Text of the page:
Last night, the Eleventh District Commander, Rear Admiral Joseph Castillo, provided a statement (available on CGVI and YouTube) to local media and answered questions (on CGVI and YouTube) about the investigatory process regarding the collision between a 33-foot Coast Guard vessel and a 24-foot recreational boat that occurred Sunday evening in the vicinity of the annual San Diego Bay Parade of Lights where a young boy was killed and five others were injured.
“I cannot find words adequate to express the level of sorrow and grief the Coast Guard community shares with the family of the child lost in this accident, and we pray for the recovery of the injured. A tragic incident such as Sunday’s crash can shake the public’s confidence and erode their trust. So it is important we find out – and share — and act on what happened,” said Admiral Castillo. He vowed to maintain the hard earned public trust through continued vigilance and providing thorough and full investigations into the incident.
Admiral Castillo directed a Coast Guard internal administrative investigation in accordance with COMDTINST M5830.1 (also available here) in parallel with the NTSB investigation and the investigation by the San Diego Harbor Police. The Coast Guard is dedicated to working with and supporting the NTSB and the harbor police in their independent investigations.
The Coast Guard investigation will be completed as efficiently as possible, but thoroughness and completeness are key. Witness statements along with other information and technical analysis will be used to determine what happened, why, and how to prevent a recurrence of the tragic event. As with any investigation of this type, it will take time before individual pieces of information are assembled into a complete picture. Safety, however, is a priority for the Coast Guard and should the investigations reveal information that can affect the safety of ongoing operations, Admiral Castillo said he will immediately implement recommendations and alert boat operations program managers without waiting for the investigation to be complete.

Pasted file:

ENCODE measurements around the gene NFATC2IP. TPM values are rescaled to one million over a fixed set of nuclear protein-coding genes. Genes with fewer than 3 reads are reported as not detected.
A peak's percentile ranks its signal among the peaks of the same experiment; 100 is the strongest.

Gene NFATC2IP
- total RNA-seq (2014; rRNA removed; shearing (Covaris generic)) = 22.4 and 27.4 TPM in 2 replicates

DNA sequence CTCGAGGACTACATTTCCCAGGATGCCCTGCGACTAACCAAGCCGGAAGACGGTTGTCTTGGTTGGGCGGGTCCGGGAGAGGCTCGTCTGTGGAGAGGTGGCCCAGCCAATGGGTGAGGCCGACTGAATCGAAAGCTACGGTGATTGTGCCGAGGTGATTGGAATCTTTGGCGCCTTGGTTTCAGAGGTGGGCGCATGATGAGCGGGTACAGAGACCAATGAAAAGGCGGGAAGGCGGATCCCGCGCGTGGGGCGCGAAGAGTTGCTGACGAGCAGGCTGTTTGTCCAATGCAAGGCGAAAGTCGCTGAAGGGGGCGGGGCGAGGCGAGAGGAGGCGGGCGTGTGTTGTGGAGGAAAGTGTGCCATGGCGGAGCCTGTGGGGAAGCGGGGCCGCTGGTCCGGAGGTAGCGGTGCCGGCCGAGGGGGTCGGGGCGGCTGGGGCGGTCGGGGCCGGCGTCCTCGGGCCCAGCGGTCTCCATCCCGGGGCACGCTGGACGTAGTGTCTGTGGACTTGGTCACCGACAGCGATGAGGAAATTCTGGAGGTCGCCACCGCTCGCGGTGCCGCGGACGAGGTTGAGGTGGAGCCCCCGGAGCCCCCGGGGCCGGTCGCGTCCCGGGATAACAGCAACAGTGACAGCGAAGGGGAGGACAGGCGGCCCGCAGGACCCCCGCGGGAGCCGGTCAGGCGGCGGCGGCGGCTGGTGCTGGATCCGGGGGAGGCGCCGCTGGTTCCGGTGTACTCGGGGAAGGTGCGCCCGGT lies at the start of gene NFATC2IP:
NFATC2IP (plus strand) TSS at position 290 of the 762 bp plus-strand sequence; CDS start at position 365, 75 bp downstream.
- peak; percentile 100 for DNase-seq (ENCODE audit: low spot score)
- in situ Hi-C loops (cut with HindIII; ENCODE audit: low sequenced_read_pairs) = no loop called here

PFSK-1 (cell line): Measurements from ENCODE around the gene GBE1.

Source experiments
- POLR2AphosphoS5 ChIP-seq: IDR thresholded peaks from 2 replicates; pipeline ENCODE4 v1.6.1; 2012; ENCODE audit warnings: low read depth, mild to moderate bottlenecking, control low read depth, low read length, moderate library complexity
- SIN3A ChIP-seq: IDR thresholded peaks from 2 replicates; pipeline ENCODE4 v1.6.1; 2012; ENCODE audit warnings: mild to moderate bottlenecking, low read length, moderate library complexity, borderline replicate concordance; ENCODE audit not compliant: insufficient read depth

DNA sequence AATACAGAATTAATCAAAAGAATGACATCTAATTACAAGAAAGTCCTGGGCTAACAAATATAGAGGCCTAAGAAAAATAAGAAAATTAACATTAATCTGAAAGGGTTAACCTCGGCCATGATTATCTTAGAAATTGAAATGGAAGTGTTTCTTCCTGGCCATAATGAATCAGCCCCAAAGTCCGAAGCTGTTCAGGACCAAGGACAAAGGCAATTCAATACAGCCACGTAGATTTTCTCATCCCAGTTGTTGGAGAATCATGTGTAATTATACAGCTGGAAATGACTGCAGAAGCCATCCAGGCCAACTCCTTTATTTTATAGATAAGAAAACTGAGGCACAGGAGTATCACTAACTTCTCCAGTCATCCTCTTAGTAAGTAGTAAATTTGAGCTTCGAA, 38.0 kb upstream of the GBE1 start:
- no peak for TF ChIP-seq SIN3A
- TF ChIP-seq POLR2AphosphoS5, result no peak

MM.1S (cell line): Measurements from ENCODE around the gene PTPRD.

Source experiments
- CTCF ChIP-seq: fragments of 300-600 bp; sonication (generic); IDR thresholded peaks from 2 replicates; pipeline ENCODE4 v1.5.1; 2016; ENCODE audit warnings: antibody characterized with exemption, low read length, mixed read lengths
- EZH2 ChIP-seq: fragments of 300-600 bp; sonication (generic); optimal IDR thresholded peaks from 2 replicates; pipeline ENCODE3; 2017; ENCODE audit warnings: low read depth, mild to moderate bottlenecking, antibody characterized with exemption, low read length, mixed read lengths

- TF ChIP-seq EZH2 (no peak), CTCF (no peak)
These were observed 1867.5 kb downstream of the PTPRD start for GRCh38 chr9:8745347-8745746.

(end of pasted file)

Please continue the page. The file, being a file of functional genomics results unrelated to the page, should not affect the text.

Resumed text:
“The Coast Guard is committed to establishing the facts of how this accident occurred, using that information to prevent a similar accident in the future, and providing a full accounting to the families, the public, and our own people,” said Admiral Thad Allen, Commandant of the Coast Guard, on his blog earlier.
Although serious boat accidents in the Coast Guard are exceedingly rare, they do happen. From fiscal year 2005 through 2009 there were three, class A mishaps and 10, class B mishaps involving Coast Guard boats nationally during more than 2.5 million operating hours. Class A and B mishaps are the most serious, and include loss of life, permanent disability, damage to a Coast Guard vessel greater than $50,000 or property damage greater than $200,000 (see Table 1). For more information on the mishap classes, see chapter 3, section H (page 3-9) of the Safety and Environmental Health Manual, COMDTINST M5100.47 (also available here).
The Coast Guard places a great deal of responsibility on its boat crews and with that responsibility comes accountability. Immediately following the accident, the Coast Guard boat crew involved assisted with search and rescue work at the scene of the collision along with others. The crew has since been removed from active search and rescue duties until the investigations are complete.
Stay tuned to the Compass for more information as the investigations proceed.